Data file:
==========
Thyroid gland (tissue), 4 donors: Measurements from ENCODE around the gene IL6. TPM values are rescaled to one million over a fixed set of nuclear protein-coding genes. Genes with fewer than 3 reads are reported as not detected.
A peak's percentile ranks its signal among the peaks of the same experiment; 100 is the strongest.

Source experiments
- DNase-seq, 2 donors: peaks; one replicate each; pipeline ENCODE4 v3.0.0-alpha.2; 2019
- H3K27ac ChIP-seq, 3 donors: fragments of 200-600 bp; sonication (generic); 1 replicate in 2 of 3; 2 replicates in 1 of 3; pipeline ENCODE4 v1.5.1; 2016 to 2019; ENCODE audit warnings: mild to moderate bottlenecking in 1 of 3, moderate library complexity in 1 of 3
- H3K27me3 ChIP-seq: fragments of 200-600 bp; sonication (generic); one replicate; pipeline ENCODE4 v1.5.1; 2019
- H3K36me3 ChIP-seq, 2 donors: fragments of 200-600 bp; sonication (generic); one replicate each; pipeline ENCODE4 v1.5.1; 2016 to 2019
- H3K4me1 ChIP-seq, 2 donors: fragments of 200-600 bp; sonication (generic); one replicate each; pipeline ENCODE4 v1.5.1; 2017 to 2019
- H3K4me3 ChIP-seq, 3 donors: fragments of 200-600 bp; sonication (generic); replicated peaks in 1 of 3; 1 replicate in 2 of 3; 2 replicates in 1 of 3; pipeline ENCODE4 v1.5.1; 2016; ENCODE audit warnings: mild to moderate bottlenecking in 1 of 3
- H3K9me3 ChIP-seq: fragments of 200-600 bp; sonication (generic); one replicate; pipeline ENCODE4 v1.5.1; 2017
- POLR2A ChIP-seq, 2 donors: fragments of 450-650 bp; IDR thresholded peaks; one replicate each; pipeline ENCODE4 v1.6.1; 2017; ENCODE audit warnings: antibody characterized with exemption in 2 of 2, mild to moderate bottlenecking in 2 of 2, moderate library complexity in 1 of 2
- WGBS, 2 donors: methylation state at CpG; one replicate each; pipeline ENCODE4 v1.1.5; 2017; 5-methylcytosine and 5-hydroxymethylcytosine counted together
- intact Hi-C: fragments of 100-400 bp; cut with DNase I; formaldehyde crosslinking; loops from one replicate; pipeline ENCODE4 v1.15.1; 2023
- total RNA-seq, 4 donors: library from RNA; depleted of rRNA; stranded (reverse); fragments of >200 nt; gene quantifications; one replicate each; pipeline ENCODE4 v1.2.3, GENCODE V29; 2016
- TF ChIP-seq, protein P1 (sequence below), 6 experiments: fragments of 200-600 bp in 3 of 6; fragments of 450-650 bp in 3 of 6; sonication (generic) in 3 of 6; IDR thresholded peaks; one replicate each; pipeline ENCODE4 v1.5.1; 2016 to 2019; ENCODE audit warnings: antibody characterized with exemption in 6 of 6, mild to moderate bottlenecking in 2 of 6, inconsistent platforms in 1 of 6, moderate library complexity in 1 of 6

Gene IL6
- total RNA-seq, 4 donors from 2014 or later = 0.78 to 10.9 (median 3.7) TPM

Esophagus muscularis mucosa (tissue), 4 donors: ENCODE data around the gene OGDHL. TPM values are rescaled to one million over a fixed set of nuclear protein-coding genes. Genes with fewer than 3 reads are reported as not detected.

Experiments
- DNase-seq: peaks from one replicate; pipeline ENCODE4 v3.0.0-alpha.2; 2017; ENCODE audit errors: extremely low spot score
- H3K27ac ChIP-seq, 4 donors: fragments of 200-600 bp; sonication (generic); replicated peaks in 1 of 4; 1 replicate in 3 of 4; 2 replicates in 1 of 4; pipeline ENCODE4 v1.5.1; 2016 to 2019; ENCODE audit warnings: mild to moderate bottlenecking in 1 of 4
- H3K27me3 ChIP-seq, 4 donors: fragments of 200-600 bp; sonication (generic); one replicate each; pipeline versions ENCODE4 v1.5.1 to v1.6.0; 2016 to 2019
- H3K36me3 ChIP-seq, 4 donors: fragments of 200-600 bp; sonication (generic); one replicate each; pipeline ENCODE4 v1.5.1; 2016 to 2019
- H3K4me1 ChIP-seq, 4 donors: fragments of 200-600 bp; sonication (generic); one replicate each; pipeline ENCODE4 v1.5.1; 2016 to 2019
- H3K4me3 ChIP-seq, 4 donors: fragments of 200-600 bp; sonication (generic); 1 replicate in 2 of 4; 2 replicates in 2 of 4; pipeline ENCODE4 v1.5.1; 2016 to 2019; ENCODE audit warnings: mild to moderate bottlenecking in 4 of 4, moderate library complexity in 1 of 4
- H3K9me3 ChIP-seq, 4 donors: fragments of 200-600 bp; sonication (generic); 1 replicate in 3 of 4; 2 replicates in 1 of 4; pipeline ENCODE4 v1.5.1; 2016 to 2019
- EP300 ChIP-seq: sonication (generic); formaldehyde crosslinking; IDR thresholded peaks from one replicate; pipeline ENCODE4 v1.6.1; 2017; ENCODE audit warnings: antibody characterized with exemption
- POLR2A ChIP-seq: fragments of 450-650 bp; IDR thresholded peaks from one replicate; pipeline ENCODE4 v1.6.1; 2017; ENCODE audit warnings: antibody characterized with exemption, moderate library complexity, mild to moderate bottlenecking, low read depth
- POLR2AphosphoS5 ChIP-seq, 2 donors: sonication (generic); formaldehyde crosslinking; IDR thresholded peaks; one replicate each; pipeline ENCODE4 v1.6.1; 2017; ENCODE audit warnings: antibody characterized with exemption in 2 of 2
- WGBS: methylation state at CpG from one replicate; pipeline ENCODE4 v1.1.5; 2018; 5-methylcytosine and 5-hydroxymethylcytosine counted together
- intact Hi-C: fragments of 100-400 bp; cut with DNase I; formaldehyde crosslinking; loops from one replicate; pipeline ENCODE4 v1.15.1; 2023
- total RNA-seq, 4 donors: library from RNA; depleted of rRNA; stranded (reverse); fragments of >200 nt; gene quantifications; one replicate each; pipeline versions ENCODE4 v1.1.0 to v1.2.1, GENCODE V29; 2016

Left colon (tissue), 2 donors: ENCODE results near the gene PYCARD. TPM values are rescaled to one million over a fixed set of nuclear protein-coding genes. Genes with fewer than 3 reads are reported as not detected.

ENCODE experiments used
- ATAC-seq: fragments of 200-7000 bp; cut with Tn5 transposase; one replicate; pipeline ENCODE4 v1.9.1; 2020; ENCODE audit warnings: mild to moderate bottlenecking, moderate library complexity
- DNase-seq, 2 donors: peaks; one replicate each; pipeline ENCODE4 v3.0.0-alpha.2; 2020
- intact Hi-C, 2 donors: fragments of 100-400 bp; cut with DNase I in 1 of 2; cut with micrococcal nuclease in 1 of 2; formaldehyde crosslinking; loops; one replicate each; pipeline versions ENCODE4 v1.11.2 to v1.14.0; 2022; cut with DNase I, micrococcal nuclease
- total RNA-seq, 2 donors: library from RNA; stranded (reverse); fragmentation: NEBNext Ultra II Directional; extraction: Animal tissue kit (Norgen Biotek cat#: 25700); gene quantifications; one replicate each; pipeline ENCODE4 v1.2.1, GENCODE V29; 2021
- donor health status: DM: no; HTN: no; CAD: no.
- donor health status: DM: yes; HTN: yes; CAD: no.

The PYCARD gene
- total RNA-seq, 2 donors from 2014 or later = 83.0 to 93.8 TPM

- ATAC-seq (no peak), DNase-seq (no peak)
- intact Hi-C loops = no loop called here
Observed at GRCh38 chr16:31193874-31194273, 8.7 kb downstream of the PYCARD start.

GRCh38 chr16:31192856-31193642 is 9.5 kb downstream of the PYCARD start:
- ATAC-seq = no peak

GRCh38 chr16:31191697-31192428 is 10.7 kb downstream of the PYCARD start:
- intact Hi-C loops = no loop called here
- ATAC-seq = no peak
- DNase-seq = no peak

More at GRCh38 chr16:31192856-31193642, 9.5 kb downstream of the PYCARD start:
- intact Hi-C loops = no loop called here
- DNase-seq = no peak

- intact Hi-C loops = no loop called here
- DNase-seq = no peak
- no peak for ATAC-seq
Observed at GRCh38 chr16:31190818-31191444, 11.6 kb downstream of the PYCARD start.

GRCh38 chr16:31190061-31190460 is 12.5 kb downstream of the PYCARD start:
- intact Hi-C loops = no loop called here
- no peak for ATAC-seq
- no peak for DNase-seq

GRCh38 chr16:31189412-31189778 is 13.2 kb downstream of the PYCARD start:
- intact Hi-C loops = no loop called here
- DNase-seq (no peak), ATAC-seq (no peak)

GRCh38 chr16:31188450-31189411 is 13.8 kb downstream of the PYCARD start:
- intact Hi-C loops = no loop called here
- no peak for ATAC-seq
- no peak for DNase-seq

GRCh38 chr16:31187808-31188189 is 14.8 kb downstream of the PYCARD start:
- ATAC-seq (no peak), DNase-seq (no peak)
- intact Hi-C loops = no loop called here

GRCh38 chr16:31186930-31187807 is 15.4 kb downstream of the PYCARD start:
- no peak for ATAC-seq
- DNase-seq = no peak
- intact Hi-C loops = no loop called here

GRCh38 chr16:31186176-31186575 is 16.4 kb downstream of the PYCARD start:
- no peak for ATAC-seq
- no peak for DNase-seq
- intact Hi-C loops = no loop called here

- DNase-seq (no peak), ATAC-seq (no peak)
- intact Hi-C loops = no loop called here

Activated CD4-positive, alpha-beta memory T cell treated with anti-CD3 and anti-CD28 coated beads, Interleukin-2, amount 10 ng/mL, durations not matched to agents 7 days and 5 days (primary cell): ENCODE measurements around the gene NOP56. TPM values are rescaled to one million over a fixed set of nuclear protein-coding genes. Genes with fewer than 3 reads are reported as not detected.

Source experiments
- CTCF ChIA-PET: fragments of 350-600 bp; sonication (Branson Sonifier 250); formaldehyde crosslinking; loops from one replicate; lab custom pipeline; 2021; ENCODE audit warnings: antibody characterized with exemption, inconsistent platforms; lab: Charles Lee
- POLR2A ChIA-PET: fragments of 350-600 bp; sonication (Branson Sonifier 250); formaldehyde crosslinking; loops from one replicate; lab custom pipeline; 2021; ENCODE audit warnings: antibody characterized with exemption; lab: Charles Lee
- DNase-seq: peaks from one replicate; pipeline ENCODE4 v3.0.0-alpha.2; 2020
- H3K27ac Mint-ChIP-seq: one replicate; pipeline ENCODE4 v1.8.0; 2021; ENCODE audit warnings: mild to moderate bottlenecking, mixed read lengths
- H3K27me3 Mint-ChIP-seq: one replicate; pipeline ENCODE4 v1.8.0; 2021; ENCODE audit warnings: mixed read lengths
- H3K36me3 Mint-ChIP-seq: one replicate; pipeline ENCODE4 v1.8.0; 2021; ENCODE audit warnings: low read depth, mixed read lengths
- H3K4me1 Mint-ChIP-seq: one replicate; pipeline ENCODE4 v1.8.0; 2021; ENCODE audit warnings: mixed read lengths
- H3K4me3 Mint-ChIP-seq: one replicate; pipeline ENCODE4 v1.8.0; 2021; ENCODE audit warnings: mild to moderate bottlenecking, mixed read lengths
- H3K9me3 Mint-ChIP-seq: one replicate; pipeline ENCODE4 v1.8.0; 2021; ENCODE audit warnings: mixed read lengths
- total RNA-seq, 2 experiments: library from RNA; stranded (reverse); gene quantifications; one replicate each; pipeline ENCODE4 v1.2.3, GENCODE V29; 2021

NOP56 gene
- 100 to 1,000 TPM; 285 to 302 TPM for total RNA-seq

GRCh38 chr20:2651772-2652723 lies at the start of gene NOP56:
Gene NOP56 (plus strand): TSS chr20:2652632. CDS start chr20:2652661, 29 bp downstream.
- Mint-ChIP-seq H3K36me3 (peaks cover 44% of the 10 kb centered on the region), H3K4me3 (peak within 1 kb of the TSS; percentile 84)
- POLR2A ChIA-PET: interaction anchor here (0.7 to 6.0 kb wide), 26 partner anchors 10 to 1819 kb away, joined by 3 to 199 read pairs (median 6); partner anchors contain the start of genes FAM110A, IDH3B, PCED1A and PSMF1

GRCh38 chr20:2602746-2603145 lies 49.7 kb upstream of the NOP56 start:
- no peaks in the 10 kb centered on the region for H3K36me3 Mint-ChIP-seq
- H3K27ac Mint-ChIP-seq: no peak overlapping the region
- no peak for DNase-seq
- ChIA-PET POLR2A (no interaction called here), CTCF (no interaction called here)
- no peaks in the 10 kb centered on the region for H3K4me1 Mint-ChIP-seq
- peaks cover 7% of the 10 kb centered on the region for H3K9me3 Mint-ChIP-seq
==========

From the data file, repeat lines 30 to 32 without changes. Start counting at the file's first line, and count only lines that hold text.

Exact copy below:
- WGBS: methylation state at CpG from one replicate; pipeline ENCODE4 v1.1.5; 2018; 5-methylcytosine and 5-hydroxymethylcytosine counted together
- intact Hi-C: fragments of 100-400 bp; cut with DNase I; formaldehyde crosslinking; loops from one replicate; pipeline ENCODE4 v1.15.1; 2023
- total RNA-seq, 4 donors: library from RNA; depleted of rRNA; stranded (reverse); fragments of >200 nt; gene quantifications; one replicate each; pipeline versions ENCODE4 v1.1.0 to v1.2.1, GENCODE V29; 2016